I'm trying to do this proof, but I'm coming across questions about certain properties of well ordered sets that aren't answered by my material. Here's the problem I'm working on:

For any fixed integer $\displaystyle m$, prove that the set $\displaystyle X = \{a \in \mathbb{Z} : m \leq a\}$ is well-ordered.

In trying to prove this, but I've come across a question:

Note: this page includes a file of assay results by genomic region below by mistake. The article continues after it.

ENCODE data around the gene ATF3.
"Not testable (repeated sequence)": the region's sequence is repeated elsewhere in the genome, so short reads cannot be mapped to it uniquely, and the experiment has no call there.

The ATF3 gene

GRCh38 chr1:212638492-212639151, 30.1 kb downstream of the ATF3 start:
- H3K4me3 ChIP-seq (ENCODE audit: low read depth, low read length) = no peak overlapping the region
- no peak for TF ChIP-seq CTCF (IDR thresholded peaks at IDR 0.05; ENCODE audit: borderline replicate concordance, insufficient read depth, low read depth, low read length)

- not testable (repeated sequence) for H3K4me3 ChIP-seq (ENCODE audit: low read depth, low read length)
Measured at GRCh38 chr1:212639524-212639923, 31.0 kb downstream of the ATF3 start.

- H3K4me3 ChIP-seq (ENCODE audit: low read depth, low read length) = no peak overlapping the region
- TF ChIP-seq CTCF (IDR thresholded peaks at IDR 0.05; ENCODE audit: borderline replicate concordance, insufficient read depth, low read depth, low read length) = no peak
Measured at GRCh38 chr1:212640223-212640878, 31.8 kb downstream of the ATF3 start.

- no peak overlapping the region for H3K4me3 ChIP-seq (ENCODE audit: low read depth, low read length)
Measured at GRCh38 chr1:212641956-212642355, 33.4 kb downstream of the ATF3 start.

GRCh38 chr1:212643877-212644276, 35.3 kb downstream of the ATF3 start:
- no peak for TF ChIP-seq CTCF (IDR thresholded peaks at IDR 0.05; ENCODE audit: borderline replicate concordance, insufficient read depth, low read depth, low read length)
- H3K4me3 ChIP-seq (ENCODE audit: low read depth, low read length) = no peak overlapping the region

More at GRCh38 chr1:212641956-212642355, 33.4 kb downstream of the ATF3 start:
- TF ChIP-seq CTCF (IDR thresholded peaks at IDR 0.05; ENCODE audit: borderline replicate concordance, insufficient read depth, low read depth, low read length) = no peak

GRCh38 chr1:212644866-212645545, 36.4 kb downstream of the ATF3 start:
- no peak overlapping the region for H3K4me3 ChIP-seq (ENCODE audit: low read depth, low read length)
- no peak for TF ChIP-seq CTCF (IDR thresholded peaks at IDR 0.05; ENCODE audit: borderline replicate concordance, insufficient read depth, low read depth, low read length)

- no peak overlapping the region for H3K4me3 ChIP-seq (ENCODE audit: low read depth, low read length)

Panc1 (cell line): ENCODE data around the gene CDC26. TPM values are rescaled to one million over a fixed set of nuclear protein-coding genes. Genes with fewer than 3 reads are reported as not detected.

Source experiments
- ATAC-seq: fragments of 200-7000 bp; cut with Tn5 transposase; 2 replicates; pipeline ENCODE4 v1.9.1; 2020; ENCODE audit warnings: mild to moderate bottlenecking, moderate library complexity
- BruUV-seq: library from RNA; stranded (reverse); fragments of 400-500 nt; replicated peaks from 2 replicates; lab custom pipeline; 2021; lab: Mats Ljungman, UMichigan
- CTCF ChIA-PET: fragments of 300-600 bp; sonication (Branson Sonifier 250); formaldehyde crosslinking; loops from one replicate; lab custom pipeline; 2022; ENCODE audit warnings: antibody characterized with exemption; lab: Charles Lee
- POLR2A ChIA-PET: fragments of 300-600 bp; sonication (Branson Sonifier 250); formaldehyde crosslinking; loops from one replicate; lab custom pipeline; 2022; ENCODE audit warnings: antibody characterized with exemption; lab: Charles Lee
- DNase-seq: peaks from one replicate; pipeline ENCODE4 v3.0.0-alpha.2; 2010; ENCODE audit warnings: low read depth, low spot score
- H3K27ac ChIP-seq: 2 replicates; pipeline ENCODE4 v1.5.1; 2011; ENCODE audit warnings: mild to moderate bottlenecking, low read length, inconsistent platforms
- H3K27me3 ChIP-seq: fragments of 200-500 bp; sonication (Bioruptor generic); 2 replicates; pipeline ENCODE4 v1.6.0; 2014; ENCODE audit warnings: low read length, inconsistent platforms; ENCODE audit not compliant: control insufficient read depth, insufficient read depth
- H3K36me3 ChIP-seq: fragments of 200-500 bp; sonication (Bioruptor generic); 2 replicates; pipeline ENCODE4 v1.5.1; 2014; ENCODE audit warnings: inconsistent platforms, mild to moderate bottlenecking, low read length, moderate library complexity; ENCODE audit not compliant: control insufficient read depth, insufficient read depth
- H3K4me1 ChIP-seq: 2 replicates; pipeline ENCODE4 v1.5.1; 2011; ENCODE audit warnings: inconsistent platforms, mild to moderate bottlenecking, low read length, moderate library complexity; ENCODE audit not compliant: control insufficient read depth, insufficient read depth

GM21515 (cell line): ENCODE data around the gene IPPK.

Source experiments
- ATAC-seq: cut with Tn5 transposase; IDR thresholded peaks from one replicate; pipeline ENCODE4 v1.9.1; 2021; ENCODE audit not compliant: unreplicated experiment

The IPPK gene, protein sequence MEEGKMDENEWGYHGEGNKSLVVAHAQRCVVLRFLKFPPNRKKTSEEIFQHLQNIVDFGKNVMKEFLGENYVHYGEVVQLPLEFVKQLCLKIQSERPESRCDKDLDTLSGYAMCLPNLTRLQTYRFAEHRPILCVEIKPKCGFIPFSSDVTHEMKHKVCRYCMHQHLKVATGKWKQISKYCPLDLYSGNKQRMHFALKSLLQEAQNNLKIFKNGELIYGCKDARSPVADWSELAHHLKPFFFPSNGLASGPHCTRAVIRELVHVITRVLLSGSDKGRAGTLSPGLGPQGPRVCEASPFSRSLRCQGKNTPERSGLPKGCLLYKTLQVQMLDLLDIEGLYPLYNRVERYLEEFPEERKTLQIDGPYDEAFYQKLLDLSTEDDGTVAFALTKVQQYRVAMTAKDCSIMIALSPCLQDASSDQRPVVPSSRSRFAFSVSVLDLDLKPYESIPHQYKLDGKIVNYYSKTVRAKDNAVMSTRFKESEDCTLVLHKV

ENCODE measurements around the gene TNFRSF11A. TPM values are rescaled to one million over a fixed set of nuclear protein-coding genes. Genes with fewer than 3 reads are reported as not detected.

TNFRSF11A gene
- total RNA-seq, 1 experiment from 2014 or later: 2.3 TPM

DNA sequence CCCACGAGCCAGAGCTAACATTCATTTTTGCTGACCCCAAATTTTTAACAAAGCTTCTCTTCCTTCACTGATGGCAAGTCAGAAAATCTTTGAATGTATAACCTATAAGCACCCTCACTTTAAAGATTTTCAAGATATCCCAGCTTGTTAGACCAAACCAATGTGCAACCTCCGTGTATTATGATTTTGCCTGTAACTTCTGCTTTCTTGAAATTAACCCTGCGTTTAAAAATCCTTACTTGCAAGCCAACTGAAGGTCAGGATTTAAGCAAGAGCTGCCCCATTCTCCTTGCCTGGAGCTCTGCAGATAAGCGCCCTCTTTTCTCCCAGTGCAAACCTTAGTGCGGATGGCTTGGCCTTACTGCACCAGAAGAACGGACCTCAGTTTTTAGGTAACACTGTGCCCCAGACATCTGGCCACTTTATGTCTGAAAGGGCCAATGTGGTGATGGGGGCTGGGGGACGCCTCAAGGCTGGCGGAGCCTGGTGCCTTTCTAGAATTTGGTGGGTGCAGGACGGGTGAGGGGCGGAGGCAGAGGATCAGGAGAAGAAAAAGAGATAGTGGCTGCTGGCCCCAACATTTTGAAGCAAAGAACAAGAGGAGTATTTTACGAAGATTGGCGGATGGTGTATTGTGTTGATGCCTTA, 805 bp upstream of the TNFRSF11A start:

For any non-empty subset of $\displaystyle X$, $\displaystyle Y$, we shall consider the set $\displaystyle S = \{b - m : b \in Y\}$. Regardless of the set $\displaystyle Y$, $\displaystyle S \subseteq \mathbb{N} \cup \{0\}$, and thus $\displaystyle S$ is well-ordered (we have proven that the subset of a well-ordered set is well-ordered). Does this imply that $\displaystyle Y$ is well-ordered? I can't seem to find any information in my class materials that show this to be true, and I can't really see how to prove that property.